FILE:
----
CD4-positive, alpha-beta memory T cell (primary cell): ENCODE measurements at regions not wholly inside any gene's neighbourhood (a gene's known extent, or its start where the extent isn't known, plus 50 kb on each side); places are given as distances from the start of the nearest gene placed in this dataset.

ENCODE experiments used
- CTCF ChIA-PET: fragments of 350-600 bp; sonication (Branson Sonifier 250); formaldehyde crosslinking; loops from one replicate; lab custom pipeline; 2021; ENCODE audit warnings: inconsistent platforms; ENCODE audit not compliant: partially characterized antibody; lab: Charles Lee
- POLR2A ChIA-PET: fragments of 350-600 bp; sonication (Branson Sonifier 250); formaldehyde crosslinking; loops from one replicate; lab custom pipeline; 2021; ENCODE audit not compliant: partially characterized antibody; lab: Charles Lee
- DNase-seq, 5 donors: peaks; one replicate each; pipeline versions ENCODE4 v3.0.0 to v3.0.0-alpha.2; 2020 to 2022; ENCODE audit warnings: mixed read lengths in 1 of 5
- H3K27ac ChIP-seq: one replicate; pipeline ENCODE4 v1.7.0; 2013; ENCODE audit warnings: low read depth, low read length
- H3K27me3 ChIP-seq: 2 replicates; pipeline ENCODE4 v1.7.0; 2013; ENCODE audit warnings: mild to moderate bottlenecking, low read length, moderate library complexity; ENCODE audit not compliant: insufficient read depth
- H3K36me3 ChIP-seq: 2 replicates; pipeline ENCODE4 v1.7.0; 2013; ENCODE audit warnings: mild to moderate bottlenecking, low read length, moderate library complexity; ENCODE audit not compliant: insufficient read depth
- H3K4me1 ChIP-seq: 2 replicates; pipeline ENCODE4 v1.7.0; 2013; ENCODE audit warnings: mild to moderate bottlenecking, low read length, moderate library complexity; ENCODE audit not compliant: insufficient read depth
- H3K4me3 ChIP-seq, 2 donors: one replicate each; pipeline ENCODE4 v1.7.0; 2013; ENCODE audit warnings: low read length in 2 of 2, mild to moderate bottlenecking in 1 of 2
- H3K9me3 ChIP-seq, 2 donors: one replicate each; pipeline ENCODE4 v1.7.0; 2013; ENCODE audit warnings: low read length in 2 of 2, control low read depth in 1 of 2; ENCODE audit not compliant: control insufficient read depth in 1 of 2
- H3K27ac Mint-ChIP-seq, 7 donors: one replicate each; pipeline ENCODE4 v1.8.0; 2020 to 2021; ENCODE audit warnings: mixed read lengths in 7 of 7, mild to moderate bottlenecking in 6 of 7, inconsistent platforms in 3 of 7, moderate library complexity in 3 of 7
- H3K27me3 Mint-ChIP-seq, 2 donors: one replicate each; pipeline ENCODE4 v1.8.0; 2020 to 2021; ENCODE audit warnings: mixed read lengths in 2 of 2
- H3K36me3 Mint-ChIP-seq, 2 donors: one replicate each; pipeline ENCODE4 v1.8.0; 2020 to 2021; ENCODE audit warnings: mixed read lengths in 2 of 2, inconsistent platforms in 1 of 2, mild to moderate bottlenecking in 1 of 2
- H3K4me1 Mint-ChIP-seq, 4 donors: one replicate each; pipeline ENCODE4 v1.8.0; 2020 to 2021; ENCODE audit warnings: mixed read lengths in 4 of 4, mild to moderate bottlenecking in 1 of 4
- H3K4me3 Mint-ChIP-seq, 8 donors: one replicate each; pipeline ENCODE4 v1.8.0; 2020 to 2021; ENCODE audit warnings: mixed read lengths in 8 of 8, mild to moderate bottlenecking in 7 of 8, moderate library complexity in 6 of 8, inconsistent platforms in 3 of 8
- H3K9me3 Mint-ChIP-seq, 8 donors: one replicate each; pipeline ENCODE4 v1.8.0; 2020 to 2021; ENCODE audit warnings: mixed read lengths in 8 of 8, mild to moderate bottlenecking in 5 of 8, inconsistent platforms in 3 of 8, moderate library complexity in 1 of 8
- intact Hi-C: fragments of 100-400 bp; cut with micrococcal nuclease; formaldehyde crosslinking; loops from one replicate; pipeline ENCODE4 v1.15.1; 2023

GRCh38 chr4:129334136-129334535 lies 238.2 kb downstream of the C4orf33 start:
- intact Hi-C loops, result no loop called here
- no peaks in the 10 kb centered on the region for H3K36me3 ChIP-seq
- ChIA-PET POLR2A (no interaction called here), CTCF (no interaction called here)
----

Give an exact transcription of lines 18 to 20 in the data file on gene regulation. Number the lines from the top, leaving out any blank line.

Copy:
- intact Hi-C: fragments of 100-400 bp; cut with micrococcal nuclease; formaldehyde crosslinking; loops from one replicate; pipeline ENCODE4 v1.15.1; 2023

GRCh38 chr4:129334136-129334535 lies 238.2 kb downstream of the C4orf33 start:
- intact Hi-C loops, result no loop called here